By in Personal

The storm has passed.

That storm the meteorologist on t.v. predicted would come our way was only a bit of thunder and a small amount of gentle rain.

It has become a media frenzy these days. It creates a false sense of panic and dread every single time there are a few cumulonimbus clouds in the skies.

Why do they do this? Is it for ratings? At what cost? To make us all become so afraid that we reach for the phone to ask our home owner's insurance agent to increase our coverage for cataclysmic coverage?

I don't know about you but I think the media has gotten a bit out of hand. It's true, we live here in the area of the Great Plains states where they refer to us as Tornado Alley. And for certain, Tulsa got hit by a tornado. But in spite of this probability it is as if the media wants everyone in the path of any storm to feel an impending doomsday feeling that makes us think that somehow the words of the storm wizard of the television set will somehow quell our fears by creating deeper fears by their own words and images?

So, the next time you see some clouds in the sky and it is dark and grey, don't fret the coming storm. Be confident that what will happen will indeed happen and the only thing you can do is roll up your car windows, go inside and have a hot cup of coffee and say a little prayer that your roof don't blow off and that your kitty cat won't be sucked up in a vortex!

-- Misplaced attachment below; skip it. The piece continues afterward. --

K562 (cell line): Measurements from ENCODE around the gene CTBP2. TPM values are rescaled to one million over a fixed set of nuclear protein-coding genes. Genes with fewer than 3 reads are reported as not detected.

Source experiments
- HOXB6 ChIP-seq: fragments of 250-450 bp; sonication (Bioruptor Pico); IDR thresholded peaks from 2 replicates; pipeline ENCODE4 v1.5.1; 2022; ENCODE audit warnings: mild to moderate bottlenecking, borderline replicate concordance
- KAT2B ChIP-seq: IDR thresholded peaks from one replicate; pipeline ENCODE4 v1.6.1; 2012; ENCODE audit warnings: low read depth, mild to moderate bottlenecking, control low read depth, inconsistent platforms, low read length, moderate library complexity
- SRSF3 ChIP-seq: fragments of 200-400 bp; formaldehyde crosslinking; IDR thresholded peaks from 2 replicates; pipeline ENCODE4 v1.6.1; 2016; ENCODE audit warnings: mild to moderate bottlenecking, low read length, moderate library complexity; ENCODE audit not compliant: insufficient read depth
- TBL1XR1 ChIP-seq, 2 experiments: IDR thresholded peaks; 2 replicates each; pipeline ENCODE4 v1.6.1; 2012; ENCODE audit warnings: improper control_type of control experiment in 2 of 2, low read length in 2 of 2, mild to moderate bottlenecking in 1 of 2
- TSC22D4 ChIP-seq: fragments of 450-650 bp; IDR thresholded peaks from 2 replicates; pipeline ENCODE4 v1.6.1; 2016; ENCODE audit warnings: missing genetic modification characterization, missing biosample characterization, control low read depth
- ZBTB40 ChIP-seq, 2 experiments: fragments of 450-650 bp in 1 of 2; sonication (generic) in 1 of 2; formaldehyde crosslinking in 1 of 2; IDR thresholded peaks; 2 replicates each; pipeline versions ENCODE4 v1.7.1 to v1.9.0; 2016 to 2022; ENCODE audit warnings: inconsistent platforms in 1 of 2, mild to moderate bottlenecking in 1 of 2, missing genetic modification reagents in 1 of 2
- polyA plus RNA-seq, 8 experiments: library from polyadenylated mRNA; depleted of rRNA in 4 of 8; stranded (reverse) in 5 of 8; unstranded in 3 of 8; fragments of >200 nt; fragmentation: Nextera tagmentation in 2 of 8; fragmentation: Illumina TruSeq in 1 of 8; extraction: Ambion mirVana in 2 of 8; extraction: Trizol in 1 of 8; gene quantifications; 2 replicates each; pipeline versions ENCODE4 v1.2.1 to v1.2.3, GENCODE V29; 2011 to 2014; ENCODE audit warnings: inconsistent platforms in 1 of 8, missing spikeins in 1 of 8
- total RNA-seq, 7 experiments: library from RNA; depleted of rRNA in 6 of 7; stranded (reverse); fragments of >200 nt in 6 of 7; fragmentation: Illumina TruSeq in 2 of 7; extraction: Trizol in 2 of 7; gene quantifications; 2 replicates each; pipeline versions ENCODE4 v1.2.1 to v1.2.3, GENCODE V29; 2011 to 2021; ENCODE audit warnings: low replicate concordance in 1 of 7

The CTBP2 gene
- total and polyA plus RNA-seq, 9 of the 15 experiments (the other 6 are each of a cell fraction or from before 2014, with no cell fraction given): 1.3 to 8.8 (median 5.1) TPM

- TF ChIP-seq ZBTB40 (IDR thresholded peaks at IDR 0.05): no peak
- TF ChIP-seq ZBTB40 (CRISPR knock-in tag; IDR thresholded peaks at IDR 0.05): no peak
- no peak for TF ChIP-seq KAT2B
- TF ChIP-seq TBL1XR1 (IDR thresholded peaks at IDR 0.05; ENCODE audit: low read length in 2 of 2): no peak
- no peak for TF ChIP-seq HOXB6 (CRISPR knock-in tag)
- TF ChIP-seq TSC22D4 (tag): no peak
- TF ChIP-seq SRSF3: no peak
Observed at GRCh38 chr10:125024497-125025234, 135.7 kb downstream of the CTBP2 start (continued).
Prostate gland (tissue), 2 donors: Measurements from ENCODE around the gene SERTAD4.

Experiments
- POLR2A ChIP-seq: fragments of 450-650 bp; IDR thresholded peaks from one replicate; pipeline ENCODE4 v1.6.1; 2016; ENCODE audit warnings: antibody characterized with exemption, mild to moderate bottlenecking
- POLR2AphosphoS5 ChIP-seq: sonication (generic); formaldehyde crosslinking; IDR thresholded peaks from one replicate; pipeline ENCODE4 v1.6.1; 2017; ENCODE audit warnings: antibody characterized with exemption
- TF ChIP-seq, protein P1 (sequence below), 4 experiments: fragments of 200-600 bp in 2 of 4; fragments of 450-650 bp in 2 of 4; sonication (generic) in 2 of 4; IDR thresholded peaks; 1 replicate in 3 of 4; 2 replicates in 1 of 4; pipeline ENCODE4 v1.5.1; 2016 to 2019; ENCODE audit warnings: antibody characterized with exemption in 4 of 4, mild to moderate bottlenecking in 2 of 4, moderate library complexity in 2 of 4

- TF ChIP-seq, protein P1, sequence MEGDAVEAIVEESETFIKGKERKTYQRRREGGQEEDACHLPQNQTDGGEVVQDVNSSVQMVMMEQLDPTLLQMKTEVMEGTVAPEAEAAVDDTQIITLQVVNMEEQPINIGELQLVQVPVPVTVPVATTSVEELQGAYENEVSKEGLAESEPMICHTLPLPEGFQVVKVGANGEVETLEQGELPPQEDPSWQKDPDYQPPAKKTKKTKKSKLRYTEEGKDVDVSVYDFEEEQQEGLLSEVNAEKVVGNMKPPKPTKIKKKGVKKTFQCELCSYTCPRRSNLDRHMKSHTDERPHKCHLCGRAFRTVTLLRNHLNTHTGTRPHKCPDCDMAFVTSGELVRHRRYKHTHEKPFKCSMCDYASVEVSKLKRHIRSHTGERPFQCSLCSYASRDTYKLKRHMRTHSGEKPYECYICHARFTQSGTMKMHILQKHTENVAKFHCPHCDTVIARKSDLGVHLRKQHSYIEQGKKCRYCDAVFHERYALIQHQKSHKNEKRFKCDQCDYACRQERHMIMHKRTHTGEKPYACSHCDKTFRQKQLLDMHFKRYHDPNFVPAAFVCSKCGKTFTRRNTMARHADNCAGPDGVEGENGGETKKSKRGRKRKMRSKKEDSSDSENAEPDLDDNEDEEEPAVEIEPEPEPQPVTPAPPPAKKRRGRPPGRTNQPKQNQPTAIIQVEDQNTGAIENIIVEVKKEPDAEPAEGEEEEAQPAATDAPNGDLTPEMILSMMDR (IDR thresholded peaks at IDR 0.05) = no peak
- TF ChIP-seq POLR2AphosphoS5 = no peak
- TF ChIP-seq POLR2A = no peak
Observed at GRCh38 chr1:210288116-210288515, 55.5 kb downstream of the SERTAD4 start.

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MegL wrote on March 31, 2016, 2:18 AM

We have had a lot of storms this past winter. I think the weather forecasters never know the exact path of a storm and here in the UK, they still remember the big gaffe made by the weather presenter Michael Fish, when he scoffed at the notion of a big storm coming up to the UK from Spain, only for one of the biggest storms ever to arrive. I think that was 1987.

lookatdesktop wrote on March 31, 2016, 10:18 AM

It is not an exact science and the weatherman wants to keep his job so sometimes he will downplay a potential storm in hopes it will promote blind optimism and higher ratings, but it's a gamble. The outcome of the storm is similar to the outcome of a race in which the gambler places a bet on an outcome that is completely uncertain and sets back and waits to see how things turn out. In the end there are only two consequences, the relief of not losing too much money or the relief of not losing this time around. In Dallas most local meteorologists err on the side of caution. They seem to take each and every storm as a potential danger and thus never give much optimism. They do however stay right on top of things and this is actually cutting into the air time of our favorite shows, but them I would rather know when to run from a storm than just set and watch a t.v. show ignorant that a tornado was about to take my house to Kansas. lol

Last Edited: March 31, 2016, 10:20 AM

nitsbubb wrote on March 31, 2016, 12:32 PM

That sounds really better. Here in India, the storms are not so violent as in UK or USA. (touch-wood)

lookatdesktop wrote on March 31, 2016, 12:53 PM

I wonder if there is a place on Earth where the weather is calm year round. What do you think?